Most adults can remember a time when they were really embarrassed by something that their parents said or did. Later when you are grown up, you can see the humor in it and have a good laugh.
When my brothers and I were young and our family was driving somewhere, occasionally Mom would see a car next to us with a Cornell University sticker on the window or bumper. Mom would lean out of our car, wave her arms and wildly yell, “ITHACA!!”
Oh no. There she goes again! Our nightmare was if the people in that car saw us. We would dive to the bottom of the car and in those days, there were no seatbelts so it wasn’t a problem.
Mom loved Cornell and Ithaca, New York. Their family house was down the street from campus and part of their family business was to rent out the second and third floor rooms to students. Dad was in Cornell law school and they met there. She adored her mother and missed everything about Ithaca when she married Dad and moved to California.
Now with her Alzheimer’s disease, Mom was missing home but it wasn’t the home in southern California that she and Dad owned for 50 years that she missed. It was 107 Catherine Street, Ithaca. She was insistent that I check on the students and make sure they were making their beds and paying their rent. It made her anxious. She was obsessed. Of course I hadn’t yet mastered the art of going along with everything she said, so I tried to explain that the house had sold many years ago and there was nothing to worry about. This went on for weeks and weeks.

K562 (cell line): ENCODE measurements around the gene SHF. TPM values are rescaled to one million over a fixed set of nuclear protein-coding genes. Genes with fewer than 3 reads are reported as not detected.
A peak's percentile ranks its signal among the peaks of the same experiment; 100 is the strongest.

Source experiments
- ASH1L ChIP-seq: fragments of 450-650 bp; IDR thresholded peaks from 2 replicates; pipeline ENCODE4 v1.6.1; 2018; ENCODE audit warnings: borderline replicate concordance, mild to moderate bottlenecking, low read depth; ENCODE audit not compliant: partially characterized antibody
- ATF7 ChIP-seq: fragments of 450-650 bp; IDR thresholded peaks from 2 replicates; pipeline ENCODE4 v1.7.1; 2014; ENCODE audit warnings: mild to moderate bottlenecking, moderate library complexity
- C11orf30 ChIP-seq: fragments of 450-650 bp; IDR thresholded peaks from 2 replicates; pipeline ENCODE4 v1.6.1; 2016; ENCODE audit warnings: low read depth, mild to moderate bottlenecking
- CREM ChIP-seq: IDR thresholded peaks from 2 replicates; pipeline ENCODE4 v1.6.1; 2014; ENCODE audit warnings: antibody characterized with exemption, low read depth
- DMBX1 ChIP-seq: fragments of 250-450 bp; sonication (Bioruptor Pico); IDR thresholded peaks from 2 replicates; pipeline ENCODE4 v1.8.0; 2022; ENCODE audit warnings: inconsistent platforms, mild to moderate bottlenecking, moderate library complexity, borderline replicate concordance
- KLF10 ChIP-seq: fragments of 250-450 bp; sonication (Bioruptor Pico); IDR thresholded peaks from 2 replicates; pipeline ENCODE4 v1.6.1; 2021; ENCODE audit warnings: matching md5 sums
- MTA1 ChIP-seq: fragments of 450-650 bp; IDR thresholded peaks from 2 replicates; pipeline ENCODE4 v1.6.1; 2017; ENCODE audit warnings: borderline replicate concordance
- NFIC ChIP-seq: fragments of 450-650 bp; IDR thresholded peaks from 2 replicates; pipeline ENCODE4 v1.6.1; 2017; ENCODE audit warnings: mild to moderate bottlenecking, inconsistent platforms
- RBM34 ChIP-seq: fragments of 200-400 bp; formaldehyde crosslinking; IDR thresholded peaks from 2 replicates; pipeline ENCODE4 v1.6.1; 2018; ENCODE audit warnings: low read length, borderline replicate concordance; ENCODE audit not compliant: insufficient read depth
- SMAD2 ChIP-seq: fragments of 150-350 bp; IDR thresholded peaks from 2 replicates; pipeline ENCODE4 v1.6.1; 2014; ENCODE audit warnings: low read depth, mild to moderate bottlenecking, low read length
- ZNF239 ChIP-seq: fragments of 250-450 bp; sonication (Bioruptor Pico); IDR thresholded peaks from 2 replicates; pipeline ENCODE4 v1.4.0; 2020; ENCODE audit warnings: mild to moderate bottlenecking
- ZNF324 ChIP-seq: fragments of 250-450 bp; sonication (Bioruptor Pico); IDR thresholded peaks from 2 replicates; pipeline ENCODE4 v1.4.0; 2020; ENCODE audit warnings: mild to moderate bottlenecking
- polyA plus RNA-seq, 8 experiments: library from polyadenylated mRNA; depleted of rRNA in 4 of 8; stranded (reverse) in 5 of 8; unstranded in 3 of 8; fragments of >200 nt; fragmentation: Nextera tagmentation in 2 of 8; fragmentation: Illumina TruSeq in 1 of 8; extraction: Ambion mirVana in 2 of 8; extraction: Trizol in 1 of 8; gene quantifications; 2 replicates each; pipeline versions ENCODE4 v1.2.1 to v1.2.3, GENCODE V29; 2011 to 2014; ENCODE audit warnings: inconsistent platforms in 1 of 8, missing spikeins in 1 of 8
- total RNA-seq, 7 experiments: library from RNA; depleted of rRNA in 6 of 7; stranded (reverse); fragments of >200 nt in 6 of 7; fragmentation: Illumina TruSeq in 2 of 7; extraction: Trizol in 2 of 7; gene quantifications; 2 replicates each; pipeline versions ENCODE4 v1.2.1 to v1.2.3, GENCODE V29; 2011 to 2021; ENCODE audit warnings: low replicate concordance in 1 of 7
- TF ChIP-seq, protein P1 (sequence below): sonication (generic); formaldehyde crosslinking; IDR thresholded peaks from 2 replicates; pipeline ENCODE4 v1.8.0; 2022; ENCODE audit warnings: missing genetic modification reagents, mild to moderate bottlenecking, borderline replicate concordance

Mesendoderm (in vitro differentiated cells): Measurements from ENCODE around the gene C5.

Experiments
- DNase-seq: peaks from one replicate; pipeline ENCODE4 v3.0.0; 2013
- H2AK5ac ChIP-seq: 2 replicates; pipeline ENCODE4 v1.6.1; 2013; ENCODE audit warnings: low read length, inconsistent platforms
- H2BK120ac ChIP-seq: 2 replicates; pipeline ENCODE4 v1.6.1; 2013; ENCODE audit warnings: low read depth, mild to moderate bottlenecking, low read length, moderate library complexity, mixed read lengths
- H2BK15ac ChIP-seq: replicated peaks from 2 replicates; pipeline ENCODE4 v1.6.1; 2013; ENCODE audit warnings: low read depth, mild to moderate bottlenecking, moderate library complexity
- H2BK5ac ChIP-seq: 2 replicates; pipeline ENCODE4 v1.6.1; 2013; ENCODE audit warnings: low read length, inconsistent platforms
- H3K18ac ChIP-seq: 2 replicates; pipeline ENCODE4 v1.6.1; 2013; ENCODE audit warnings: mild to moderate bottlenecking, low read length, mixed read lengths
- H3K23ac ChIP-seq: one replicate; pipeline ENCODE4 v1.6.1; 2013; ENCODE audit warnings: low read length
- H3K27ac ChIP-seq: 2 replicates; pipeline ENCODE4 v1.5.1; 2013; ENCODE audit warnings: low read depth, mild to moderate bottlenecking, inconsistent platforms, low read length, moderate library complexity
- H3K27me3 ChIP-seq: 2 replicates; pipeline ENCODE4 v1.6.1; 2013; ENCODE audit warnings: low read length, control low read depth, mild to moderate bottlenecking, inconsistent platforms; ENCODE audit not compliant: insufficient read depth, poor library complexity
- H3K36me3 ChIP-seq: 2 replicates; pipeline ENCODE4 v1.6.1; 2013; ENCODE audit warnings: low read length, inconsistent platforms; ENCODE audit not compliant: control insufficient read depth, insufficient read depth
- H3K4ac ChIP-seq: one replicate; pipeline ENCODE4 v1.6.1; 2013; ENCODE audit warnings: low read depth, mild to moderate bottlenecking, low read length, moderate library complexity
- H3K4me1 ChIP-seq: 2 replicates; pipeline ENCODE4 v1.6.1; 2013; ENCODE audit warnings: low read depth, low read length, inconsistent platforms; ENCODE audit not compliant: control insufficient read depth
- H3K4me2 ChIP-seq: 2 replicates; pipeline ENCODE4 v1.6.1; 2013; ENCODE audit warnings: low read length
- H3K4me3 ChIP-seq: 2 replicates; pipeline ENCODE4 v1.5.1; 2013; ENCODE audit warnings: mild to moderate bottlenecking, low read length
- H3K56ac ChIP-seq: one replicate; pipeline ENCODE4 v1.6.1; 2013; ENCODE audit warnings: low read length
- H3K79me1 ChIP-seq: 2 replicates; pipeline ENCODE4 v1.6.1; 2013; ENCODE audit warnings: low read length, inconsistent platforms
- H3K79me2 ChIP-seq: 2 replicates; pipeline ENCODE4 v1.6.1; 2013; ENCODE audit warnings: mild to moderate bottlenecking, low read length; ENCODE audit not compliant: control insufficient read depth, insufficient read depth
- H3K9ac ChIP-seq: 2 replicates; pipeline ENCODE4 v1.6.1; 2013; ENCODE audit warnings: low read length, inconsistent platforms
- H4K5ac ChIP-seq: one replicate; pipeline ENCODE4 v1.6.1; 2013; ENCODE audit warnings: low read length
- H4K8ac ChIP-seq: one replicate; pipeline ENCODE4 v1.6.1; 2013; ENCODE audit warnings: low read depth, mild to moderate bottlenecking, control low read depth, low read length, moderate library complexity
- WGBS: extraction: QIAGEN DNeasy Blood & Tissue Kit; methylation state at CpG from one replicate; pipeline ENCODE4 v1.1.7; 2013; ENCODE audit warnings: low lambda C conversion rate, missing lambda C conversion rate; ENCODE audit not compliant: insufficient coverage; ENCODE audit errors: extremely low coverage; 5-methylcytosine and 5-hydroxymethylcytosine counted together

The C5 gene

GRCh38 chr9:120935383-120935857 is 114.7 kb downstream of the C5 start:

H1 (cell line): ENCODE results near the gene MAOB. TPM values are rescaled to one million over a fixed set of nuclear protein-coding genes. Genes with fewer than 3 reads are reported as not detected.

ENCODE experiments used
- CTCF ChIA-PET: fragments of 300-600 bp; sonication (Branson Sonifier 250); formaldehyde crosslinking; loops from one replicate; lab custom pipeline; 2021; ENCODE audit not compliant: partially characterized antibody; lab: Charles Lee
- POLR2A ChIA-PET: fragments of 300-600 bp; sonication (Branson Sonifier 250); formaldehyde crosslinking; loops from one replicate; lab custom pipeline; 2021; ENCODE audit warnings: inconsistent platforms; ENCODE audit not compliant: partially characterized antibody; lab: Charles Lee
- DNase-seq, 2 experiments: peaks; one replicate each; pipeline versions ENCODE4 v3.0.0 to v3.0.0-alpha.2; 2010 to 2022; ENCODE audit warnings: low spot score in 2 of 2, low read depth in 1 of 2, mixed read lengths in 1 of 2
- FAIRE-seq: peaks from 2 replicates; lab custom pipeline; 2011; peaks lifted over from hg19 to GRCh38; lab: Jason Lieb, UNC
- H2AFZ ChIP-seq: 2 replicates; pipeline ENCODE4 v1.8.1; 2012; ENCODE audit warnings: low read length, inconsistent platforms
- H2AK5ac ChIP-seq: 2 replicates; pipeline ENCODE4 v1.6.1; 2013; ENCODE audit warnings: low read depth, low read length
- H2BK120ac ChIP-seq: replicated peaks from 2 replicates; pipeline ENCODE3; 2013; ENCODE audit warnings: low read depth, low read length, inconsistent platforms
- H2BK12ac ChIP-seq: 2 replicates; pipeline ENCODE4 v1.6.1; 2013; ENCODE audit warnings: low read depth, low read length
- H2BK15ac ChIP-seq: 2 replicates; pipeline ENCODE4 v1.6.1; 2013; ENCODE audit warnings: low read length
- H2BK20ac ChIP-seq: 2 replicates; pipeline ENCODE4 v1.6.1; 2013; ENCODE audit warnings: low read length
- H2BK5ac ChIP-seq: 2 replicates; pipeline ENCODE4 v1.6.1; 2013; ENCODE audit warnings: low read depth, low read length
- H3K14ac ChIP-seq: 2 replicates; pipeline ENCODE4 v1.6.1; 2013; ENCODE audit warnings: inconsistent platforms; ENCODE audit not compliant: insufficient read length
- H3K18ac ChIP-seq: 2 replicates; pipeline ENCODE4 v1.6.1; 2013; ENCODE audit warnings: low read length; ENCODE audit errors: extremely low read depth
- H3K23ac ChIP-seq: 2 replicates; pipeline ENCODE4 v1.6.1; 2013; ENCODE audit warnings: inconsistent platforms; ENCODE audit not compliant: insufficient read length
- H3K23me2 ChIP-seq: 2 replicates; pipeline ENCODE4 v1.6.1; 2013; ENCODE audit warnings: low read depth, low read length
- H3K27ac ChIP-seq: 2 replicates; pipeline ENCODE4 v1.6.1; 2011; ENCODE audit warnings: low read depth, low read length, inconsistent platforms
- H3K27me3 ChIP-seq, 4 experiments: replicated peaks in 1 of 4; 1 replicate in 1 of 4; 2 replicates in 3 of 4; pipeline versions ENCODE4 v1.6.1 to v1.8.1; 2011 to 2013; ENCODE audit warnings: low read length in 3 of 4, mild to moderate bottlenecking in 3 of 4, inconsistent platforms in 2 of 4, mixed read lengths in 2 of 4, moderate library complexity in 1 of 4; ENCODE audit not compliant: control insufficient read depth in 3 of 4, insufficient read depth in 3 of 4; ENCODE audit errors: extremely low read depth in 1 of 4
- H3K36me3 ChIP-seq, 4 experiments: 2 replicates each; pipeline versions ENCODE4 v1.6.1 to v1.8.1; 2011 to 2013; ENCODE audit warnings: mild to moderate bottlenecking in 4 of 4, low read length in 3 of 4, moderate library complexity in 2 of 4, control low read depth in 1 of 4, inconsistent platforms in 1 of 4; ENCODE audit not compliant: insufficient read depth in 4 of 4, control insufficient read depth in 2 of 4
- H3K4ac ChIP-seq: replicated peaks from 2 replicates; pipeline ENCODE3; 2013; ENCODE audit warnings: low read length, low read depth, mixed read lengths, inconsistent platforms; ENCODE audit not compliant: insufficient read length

My husband Bob is very clever on his computer, so he decided he would design and print a “Real Estate Grant Deed” to prove to Mom that she no longer owned her family house. We thought we were very funny.
The funny part was that Mom didn’t buy it for one second. She said, “Oh, I don’t think so!”
Nice try Bob. Back to the drawing board.
Suggestion: It was profoundly strange to me that someone can live in the same house for 50 years and have difficulty remembering that place. In Mom’s mind, her home was where she grew up. She left it when she was 22 years old. My response to her should have been, “Tell me about your house in Ithaca!”
Google Verywell.com and search Alzheimer’s disease. This site has a lot of good articles about the disease and caregiving.